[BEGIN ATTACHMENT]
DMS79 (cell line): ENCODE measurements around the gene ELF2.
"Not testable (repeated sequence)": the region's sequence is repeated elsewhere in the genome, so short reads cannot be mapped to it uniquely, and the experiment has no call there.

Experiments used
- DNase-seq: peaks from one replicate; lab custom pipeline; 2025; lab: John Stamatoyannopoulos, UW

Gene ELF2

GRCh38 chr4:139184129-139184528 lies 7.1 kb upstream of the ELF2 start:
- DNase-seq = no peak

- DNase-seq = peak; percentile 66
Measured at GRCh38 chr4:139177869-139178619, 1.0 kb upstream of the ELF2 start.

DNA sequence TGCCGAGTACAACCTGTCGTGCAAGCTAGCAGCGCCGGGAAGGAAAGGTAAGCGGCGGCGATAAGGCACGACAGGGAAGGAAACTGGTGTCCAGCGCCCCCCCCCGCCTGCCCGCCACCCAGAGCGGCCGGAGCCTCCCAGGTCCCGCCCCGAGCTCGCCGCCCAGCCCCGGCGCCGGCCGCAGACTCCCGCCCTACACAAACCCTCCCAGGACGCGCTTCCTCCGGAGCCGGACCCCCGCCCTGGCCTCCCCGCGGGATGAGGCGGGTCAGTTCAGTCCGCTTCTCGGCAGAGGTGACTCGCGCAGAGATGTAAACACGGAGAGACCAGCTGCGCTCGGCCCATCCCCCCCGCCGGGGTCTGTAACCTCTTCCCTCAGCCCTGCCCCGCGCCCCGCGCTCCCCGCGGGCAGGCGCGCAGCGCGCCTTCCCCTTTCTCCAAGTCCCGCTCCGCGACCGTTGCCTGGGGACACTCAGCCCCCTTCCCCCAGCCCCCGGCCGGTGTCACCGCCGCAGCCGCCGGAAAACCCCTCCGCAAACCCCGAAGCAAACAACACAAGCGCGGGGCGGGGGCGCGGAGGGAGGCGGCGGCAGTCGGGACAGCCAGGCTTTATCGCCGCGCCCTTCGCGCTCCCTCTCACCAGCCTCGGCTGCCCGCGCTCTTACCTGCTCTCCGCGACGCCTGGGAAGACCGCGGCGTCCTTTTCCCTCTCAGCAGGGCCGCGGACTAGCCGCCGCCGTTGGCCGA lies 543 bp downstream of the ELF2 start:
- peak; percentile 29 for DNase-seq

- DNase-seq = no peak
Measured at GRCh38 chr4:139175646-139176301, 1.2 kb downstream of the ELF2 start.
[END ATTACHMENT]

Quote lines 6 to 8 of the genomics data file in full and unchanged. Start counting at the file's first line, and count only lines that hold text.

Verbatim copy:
GRCh38 chr4:139184129-139184528 lies 7.1 kb upstream of the ELF2 start:
- DNase-seq = no peak

- DNase-seq = peak; percentile 66